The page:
Today is my last day in the south.
I came here with the plan to stay four or so days in Palermo and then go Wwoofing. But, as everyone knows, when you are on a trip with no plans and you try and make plans, well, things are bound to get twisted.
But how wonderfully twisty these last two months have been. I stayed a month in Palermo, spending Christmas and New Years with the amazing people I met here. Then I did indeed go Wwoofing. I spent three weeks atop a hill in the Sicilian countryside, working on a farm, meeting beekeepers and dairy farmers, seeing old tombes and castles, spending time with my wonderful hosts over long outrageously delicious hand made lunches and learning to make ricotta.
It was often cold when the wind blew off Mt Etna, but when the sun came out you could sit on a rock and see all the way to ocean, across valleys of trees. Old rock walls snake their way hither and thither across the countryside, sometime going nowhere or joining nothing. Painstakingly put together hundreds of years ago in an effort to de-rock the ground, they are quite simply a work of art.
My first wwoofing experience was a wonderful thing.
After many a tearful goodbye I leave the Sicilian countryside to head back to Palermo for a week to catch up with my friends here. I have caught a bit of a cold and feel a quite silly as I spent most of the week reading and watching movies on my laptop that I have already seen.
On the weekend there is a festival called Mandorle In Fiore, which is a festa to celebrate the almond blossoms and I am wildly excited to go to this festival. There will be processions and stalls apon stalls with many different things made out of almonds and music and…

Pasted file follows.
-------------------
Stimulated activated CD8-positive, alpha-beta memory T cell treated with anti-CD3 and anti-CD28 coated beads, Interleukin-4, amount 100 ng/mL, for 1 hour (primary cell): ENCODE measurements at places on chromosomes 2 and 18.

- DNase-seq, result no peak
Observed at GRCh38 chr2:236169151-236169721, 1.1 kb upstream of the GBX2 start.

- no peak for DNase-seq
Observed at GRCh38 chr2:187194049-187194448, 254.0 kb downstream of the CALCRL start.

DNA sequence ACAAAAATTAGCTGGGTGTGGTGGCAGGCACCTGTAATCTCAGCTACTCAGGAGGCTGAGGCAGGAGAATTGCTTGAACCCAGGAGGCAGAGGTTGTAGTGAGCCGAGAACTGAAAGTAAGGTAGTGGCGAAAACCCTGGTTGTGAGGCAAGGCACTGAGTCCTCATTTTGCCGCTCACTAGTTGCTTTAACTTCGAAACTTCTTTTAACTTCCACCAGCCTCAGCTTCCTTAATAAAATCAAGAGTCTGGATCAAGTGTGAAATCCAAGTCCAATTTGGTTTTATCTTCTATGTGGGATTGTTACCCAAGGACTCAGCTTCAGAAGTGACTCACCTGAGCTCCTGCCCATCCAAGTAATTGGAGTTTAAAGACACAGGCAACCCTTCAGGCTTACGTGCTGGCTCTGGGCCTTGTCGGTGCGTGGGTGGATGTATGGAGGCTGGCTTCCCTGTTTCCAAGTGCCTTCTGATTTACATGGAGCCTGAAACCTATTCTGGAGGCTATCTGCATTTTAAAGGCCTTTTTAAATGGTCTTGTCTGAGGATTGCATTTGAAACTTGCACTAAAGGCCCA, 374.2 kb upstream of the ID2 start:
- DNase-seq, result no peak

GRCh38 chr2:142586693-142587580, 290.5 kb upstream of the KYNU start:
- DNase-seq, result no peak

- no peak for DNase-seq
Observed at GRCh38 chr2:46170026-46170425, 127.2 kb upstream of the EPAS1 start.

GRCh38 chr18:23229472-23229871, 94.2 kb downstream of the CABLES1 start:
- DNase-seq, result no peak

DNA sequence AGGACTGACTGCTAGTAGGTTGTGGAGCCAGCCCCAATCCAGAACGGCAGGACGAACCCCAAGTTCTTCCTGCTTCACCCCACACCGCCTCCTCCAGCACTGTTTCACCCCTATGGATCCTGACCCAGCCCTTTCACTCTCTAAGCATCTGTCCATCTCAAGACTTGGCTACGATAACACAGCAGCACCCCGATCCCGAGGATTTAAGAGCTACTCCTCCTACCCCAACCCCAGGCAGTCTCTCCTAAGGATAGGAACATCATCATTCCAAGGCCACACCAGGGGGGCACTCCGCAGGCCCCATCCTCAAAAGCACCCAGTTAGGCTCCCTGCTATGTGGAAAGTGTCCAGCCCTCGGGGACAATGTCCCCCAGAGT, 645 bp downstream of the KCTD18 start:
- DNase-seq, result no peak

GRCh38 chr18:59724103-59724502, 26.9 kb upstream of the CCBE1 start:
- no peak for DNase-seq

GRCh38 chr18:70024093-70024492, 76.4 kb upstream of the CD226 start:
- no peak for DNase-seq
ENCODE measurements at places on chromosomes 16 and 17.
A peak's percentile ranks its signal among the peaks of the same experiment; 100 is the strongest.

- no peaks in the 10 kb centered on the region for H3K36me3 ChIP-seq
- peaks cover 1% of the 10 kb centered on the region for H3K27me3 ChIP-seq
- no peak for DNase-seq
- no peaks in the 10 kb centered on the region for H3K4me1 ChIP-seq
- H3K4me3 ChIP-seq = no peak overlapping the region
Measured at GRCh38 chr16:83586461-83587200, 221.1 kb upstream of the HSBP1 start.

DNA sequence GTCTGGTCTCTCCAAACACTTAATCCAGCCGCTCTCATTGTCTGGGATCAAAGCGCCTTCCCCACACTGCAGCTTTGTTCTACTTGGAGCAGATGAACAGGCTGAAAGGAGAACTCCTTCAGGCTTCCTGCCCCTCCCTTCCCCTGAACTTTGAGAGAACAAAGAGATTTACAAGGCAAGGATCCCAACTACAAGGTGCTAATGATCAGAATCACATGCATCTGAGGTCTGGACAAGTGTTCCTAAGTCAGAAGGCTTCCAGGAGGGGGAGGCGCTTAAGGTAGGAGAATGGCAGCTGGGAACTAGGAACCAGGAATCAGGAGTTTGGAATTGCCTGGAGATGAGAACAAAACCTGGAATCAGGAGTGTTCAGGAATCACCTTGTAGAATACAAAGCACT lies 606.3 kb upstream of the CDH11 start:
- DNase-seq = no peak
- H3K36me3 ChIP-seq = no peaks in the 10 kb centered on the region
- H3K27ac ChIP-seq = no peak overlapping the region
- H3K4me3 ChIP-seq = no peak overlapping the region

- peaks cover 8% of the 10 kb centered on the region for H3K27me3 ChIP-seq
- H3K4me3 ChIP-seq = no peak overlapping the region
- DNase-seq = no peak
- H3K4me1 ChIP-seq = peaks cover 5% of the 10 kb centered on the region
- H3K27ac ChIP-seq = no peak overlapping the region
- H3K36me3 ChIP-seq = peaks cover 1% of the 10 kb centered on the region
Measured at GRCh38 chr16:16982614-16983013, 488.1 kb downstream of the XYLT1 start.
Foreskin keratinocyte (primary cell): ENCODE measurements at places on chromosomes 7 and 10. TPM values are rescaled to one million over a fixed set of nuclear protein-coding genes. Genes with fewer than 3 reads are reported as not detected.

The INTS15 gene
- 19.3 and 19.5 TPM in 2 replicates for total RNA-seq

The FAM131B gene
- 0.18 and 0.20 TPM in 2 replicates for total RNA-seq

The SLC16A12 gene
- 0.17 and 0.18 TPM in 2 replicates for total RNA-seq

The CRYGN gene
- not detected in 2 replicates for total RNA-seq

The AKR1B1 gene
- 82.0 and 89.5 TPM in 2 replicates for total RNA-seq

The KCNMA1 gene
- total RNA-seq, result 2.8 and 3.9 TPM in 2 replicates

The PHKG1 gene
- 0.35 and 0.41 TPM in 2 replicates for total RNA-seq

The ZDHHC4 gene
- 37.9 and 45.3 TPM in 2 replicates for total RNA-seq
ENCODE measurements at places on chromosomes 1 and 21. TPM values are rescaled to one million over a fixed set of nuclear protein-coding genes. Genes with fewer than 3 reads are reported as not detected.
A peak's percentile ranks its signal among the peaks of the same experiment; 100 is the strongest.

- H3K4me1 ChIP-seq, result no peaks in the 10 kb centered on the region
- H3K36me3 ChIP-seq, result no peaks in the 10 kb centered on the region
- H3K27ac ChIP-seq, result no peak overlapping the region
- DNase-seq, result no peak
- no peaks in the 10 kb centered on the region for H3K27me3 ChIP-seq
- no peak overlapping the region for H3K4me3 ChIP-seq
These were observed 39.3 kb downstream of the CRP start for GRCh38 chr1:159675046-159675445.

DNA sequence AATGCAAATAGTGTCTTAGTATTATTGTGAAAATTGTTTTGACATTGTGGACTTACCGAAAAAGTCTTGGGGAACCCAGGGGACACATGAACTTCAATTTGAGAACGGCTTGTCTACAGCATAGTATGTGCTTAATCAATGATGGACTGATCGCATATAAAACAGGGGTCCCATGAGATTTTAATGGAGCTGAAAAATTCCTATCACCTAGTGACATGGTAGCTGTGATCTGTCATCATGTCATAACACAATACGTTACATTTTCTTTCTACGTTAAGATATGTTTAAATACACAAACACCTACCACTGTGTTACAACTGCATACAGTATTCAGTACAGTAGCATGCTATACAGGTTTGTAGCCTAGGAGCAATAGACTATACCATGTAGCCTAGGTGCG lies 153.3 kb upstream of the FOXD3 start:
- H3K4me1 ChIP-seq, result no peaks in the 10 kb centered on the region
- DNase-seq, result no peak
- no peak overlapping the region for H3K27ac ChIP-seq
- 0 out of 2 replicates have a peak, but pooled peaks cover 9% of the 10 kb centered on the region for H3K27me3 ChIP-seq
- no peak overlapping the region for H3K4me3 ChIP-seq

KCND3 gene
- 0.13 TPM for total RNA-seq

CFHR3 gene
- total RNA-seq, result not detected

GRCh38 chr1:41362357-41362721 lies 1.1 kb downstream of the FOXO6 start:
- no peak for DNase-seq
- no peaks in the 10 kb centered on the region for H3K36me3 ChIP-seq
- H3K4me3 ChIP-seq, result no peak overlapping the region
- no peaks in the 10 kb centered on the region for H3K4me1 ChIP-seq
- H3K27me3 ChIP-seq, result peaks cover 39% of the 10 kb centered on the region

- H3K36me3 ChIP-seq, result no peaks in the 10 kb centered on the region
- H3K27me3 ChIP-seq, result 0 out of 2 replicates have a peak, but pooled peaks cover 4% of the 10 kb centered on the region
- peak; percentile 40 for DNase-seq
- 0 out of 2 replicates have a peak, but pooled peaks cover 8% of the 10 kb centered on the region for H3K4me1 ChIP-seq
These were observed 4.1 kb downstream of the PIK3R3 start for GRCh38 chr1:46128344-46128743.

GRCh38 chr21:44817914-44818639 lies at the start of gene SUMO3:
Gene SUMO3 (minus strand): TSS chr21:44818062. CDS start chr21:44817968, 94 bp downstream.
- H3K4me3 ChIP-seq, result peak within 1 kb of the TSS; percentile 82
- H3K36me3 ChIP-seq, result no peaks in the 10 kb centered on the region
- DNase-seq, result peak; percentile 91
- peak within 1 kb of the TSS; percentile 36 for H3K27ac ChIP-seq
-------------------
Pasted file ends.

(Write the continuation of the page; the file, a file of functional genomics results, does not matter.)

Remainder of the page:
Well before you get too excited let me tell you that it was my first disapointment of this trip.
I rode a bus two hours to Agrigento. It was a cold and windy day. When I arrived I discovered the people I was meant to be meeting couldn’t make it. The procession was fantastic, almost and hour of group apon group of people in medieval dress dancing and singing and throwing ceremic vases in the air, or flags at each other like colorful javelins.
But after I went to where the stalls were and they were all very commercial and mostly had nothing to do with almonds, flowering or no. I walked around in the drizzle staring at imports from countries, the same that you can find at almost any market. There were some almond nougats and pralines, but that was about it.
So I spent the day reading Huckleberry Fin on my new E-reader and drinking too many coffees in my attempt to stay out of the rain.
Which was grande, because Huckleberry Fin is a wonderful book (read it, I tell you) but all in all a sad disapointment overall for this flowering almond festival…
Perhaps on other days it was better, and the weather put a damper on things… I dont know.
But tomorrow, ladies and gentlemen, I fly back to Bologna to catch up with people there and to see snow for the first time! By the time you read this, I may just well be making a snowman or else hiding by the fire and trying to keep warm.
One of the two. After Bologna I head to Verona to see the city of Romeo and Juliet before getting crazy at Carnevale in Venice.
I believe its going to be packed full of people like sardines in a tin… But they will all be wearing masks and gowns, and that will make it all worth while.
See you in the land of the snow…